This is an archived blog from when I ran Conscious Public Relations Inc. from 2008-2018. Excuse the potential outdated-ness!

Two articles published in this week’s Business in Vancouver Newspaper got me thinking about how rapidly the media world is changing.

1) Right after PR firm Quay Strategies closed its doors, Mat Wilcox announced her closure of The Wilcox Group to become a private consultant, given the way that social media has changed the way that businesses (and consumers) announce their news and communicate in real time.

2) Vancouver company Mobify, a developer of websites for mobile devices, is one of three companies that closed a deal in Japan to convert Japanese websites into mobile ones for Western phones. Mobify sites can be recognized with the .me suffix at the end.

I’ve seen CEO Igor Faletski speak at an IIMA event and see him every so often at events and on Twitter, so it’s amazing to see the international development of his business. Vancouver has become such a huge hub for digital media and wireless service providers. According to BIV, Hootsuite, which is my social media platform of choice, hired two Japanese-speaking employees to service its 39% of web traffic located in Japan.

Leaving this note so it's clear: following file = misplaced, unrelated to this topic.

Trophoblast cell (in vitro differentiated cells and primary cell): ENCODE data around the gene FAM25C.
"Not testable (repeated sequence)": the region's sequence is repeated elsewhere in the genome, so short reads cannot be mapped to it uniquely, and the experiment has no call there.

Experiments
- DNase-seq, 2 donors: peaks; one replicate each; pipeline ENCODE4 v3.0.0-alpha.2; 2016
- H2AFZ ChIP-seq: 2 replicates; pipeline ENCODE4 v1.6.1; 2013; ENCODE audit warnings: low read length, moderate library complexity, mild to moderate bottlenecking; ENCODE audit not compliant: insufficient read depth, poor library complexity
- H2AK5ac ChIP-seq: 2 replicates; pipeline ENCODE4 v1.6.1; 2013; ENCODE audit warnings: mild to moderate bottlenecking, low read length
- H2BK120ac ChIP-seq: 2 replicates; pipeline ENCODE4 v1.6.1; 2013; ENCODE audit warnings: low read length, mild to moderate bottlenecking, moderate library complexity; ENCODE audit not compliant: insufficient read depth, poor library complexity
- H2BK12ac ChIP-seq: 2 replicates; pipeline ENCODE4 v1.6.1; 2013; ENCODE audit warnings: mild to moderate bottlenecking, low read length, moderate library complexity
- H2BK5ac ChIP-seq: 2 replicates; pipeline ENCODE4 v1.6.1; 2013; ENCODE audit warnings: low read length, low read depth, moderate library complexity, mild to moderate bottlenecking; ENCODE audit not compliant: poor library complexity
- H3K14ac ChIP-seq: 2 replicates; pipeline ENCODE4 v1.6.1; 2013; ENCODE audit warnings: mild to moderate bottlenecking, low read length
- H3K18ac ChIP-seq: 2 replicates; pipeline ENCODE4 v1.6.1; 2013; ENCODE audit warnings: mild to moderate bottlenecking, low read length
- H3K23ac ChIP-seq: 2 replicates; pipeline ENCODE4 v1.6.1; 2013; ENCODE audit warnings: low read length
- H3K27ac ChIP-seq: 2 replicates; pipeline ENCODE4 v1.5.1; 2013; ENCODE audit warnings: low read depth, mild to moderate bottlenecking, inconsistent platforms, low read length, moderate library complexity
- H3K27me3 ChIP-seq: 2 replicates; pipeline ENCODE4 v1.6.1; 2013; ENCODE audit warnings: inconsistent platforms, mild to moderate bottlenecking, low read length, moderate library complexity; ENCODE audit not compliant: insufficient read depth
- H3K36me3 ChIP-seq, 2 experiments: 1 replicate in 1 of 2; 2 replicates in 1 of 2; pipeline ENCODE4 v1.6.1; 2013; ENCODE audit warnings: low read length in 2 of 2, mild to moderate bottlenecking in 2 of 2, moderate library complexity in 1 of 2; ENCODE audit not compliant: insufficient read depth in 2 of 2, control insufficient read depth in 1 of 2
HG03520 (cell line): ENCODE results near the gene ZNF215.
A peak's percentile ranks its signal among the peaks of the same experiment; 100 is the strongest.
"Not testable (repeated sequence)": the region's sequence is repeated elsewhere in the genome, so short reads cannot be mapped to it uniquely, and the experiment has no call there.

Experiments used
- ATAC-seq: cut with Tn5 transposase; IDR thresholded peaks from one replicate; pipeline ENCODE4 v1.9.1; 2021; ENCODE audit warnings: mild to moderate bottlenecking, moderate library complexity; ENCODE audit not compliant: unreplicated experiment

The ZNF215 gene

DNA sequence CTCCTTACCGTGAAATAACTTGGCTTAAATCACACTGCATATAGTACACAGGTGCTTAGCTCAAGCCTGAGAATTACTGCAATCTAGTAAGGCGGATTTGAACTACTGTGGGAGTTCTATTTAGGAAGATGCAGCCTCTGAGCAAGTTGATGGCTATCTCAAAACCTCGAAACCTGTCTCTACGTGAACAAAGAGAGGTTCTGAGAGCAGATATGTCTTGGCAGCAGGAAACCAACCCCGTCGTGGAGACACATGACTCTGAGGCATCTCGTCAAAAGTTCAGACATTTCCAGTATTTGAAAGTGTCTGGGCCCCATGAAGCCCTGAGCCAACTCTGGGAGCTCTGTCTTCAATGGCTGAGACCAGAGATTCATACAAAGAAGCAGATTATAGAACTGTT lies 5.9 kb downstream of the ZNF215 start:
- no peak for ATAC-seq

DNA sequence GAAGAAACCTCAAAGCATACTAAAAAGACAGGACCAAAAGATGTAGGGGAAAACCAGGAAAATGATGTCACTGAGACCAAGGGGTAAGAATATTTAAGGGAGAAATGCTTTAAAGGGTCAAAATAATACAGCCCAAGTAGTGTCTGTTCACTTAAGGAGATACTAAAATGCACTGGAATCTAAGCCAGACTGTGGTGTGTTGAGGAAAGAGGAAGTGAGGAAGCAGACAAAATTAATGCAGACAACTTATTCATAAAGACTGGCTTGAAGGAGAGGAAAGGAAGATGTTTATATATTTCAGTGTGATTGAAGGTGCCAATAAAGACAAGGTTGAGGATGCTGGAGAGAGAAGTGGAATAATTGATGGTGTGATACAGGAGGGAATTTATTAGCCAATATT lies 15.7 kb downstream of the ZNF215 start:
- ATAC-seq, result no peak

I only foresee these services growing bigger and better in Vancouver, which is a great place to test them out. Vancouver has become quite savvy in the new media realm with the emergence and staying power of groups like the Social Media Club, DIGIBC (an amalgamation of New Media BC and the Wireless Association of BC) and Meetups like Third Tuesday Vancouver (on social media) and the Vancouver Blogger Meetup Group.

I also notice a lot of traditional media changing the way they deliver news – more navigatable websites, mobile apps (I often use Metro & The Globe & Mail‘s iPhone apps), columnist blogs, and digital editions. 24 Hours was one of the first I noticed that had PDFs of its back issues available on their website 5 years ago (an important feature when you have to collect coverage for a client), and the other local papers slowly followed. With much of the news being free now, it’s interesting to think about how traditional news outlets will be able to stay alive with the dwindling number of print subscriptions (that also obviously use paper) and paid advertisements.

As for the closing of two of my PR competitors, I can only say that it’s a reflection of a possible new model for marketing, and that businesses of all sizes must be extra careful in these economic times of what they charge and how they spend public relations funding.

Download Chapter 1 of Vegan Marketing Success Stories to learn the 6 basics ALL vegan businesses need to implement before they start marketing!

You have Successfully Subscribed!